# Finding $\int \frac{1}{1+x^3}dx$ without partial fractions

Find, without partial fractions $$\int\dfrac{1}{x^3+1}dx$$

My Attempt: I was able to do it via partial fractions by factoring the denominator as

$$(x+1)(x^2-x+1)$$

However, I then tried a different approach without using partial fractions. I added and subtracted $$+x^3$$ in the numerator and wrote the integrand as

$$1-\dfrac{x^3}{x^3+1}.$$

Then, as the first term is easily integrable, I took the second term and wrote it as

$$\dfrac{x^2\cdot x}{x^3+1}.$$

Using Integration by Parts, I integrated

$$\dfrac{x^2}{x^3+1}$$

and differentiated $$x$$. I ended up with a term and a new integral,

$$\dfrac{x\cdot \ln{(x^3+1)}}{3} + \int \dfrac{\ln{(x^3+1)}}{3}dx$$

To evaluate the second integral, I again used integration by parts wherein I integrated $$x$$ and differentiated

$$\ln{(x^3+1)}.$$

Finally, I got the original integral as one of the parts. However, when I undid all the integration by parts to substitute in the original integral, both sides had the same terms and I ended up with

$$0 = 0.$$

Is there any other way to solve this integral?

• See here for a tutorial about how to use MathJax. – DMcMor Jul 18 at 17:18
• the partial fractions approach here is certainly the easiest – George Dewhirst Jul 18 at 17:21
• Do you mean you did something like this? $\int f'g=fg-\int g'f=fg-\left(fg-\int f'g\right)$ – Gae. S. Jul 18 at 17:21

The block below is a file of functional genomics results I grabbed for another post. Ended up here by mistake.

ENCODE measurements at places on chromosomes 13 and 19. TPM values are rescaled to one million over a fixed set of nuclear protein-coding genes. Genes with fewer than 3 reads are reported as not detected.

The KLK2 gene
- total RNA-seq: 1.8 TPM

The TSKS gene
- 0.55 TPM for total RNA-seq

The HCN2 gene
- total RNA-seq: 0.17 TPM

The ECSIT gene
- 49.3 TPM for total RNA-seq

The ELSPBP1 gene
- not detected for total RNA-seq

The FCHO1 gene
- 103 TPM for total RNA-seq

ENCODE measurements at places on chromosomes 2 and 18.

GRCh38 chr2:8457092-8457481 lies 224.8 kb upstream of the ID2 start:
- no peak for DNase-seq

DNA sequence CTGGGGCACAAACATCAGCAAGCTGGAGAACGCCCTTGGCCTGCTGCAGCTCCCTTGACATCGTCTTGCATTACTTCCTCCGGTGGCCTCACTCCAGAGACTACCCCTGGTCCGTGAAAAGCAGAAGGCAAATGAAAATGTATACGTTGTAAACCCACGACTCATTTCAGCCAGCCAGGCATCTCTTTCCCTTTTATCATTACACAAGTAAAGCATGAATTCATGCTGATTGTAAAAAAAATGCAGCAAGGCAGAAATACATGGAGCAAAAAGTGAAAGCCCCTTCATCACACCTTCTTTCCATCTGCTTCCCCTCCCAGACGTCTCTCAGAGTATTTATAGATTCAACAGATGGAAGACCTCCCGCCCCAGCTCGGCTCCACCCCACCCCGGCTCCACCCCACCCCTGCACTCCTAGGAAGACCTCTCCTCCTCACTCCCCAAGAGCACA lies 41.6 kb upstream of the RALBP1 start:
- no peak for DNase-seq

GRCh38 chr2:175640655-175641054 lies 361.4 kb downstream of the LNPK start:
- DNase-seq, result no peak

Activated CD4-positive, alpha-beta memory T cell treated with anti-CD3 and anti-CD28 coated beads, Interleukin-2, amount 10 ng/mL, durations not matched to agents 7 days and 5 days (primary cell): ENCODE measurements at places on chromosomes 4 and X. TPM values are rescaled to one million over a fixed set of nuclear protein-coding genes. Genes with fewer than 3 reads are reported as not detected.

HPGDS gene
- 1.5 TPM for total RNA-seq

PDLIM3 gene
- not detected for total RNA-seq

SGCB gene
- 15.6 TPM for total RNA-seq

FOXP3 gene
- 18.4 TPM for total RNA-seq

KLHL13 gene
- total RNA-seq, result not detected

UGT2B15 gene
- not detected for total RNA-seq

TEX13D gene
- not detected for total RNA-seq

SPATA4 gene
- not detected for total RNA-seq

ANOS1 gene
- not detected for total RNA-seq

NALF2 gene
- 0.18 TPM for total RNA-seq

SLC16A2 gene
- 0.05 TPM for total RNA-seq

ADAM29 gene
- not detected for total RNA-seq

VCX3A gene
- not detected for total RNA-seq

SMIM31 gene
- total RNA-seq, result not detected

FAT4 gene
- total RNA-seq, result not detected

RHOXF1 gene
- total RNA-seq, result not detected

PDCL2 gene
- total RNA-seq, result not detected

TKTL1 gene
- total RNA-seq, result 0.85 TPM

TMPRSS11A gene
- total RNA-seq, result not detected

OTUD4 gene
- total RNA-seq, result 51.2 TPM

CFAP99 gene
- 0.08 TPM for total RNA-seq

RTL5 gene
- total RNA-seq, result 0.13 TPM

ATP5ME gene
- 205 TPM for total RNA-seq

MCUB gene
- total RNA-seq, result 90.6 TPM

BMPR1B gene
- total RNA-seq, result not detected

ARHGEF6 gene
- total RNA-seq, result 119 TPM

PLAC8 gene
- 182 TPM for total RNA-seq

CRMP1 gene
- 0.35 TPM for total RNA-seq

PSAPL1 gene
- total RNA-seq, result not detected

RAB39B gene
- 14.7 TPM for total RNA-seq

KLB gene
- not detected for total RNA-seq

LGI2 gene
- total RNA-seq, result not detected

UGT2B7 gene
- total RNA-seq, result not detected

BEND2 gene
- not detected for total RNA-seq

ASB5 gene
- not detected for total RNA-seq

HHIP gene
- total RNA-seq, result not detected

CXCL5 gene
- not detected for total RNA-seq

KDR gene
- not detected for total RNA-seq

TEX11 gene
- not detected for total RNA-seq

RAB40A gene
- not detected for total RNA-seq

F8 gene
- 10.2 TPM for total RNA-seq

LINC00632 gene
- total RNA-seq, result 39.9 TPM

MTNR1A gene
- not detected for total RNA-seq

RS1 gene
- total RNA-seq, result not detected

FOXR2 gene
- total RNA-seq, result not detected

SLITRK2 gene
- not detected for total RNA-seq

• @Gae.S. yeah I used by parts twice – StackUpPhysics Jul 18 at 17:25
• @GeorgeDewhirst yes I know that. I just want to learn and explore other methods to expand my arsenal or integration skills – StackUpPhysics Jul 18 at 17:26

## 1 Answer

Yes, there is a way without partial fraction. This might also be in your interest.

Start off with the substitution: $$x=\frac{1-t}{1+t}\Rightarrow dx=-\frac{2}{(1+t)^2}dt$$ This substitution produces a nice cancelation in the denominator, since: $$(1+t)^3+(1-t)^3=1+3t +3t^2+t^3 +1-3t+3t^2 -t^3=2(1+3t^2)$$

$$\int \frac{1}{1+x^3}dx=-\int\frac{1}{\frac{(1+t)^3}{(1+t)^3}+\frac{(1-t)^3}{(1+t)^3}}\frac{2}{(1+t)^2}dt=-\int \frac{1+t}{1+3t^2}dt$$ $$=-\frac{1}{\sqrt 3}\arctan(\sqrt 3 t)-\frac16 \ln(1+3t^2)+C,\quad t=\frac{1-x}{1+x}$$

• Thanks a lot for the answer – StackUpPhysics Jul 19 at 13:51